Well, I started playing five-on-five basketball games eight months after surgery, so my doctor was right in that regard, but when I returned, I wasn't anywhere close to where I'd been before. Physically, I could move around well enough, but I didn't have the same type of force that I'd had the previous year. My explosiveness, balance, and timing were all off, and while I was a step slow physically, I was even further behind mentally. I was scared. I was timid. I wasn't confident with my knee. I started to doubt myself, and as a result, my production dropped off dramatically. It wasn't until the season ended that I really started playing like myself again.

That year-plus duration might seem disappointing, especially for fans of Rose, Shumpert, and Rubio, but it also proves that my doctor answered the second question correctly: despite the long process of ACL recovery, eventually, it all comes together again. The legs acclimate themselves. The mind remembers what it's like to make moves without thinking. The athleticism reappears. The comfort-level rises. The confidence returns.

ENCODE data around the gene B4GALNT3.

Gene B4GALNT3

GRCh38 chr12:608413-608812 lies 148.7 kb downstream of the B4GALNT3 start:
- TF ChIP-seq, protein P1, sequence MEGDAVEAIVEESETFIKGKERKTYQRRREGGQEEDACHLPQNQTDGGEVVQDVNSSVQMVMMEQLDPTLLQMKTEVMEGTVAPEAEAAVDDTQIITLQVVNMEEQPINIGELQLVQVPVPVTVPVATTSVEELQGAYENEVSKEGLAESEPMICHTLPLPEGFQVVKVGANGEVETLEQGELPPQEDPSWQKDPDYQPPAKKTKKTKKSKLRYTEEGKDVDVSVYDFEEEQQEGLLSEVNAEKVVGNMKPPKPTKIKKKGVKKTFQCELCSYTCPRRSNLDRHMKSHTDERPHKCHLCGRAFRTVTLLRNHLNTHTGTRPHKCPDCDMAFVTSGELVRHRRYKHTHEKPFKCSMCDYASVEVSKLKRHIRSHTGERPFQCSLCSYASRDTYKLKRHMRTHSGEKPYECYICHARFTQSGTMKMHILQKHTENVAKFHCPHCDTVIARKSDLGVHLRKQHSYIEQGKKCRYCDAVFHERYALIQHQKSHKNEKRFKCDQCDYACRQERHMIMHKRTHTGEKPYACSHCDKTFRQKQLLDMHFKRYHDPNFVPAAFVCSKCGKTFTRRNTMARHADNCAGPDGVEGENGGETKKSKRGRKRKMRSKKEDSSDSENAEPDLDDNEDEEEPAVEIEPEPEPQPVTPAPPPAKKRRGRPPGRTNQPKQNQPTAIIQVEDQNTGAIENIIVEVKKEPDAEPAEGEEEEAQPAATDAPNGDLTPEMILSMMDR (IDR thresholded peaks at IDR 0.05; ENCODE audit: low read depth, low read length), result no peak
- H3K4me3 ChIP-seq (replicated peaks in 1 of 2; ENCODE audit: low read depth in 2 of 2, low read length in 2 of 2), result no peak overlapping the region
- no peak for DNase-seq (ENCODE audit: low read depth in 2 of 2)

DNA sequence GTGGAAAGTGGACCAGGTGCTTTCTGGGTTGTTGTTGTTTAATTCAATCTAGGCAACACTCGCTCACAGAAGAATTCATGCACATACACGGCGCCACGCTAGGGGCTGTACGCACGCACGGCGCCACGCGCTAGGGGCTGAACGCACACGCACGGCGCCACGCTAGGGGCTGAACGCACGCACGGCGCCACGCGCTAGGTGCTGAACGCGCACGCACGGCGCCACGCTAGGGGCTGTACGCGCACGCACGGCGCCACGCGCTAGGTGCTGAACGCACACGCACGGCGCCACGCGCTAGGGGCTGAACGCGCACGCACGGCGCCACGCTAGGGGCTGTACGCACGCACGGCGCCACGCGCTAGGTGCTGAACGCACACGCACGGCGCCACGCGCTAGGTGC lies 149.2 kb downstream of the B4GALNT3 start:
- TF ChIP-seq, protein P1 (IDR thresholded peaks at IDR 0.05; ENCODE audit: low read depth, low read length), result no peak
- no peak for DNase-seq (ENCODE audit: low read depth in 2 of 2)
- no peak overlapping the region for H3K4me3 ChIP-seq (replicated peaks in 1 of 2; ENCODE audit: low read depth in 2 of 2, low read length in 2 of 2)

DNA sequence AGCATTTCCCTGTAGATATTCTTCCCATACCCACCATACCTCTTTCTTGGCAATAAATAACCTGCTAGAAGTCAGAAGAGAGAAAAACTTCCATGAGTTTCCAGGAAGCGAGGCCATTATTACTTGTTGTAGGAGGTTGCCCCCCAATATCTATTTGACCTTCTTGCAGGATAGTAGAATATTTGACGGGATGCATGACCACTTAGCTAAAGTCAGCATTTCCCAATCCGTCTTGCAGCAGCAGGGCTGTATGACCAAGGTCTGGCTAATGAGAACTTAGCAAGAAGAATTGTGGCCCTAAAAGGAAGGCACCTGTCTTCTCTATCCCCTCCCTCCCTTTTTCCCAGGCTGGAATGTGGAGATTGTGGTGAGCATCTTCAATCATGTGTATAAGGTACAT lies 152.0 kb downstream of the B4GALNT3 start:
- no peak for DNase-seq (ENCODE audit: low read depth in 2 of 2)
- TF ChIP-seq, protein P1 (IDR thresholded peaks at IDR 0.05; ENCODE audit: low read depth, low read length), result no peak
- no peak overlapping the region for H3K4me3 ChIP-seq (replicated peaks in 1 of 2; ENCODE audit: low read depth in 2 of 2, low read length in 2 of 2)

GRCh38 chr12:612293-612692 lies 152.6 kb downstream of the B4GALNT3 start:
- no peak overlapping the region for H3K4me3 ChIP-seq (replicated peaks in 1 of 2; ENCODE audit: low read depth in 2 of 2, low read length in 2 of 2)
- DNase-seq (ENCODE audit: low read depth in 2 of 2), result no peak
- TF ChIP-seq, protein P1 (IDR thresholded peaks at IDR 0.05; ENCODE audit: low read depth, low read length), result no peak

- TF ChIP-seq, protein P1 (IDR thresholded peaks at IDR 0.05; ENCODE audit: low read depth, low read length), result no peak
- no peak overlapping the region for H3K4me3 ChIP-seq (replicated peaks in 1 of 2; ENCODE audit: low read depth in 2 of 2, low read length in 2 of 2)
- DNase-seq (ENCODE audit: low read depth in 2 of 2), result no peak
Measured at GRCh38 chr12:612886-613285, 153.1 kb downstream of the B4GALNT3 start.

And, just as importantly, the heart and soul move on from the injury, equipped with the added patience and resiliency gained along the way, so that you start to think of yourself not as a player recovering from an injury, but rather as a player with an enhanced set of experiences, one who very well might be better than he was before.

Obviously, I can't say for sure what the NBA's most recent ACL sufferers will be like when they come back, but my money is on all of them to make full and impressive recoveries. They're young, they're hungry, and I know firsthand that it's possible to emerge from an ACL injury as a more complete version of the player you once were. Even though it might take some time, it's worth the wait.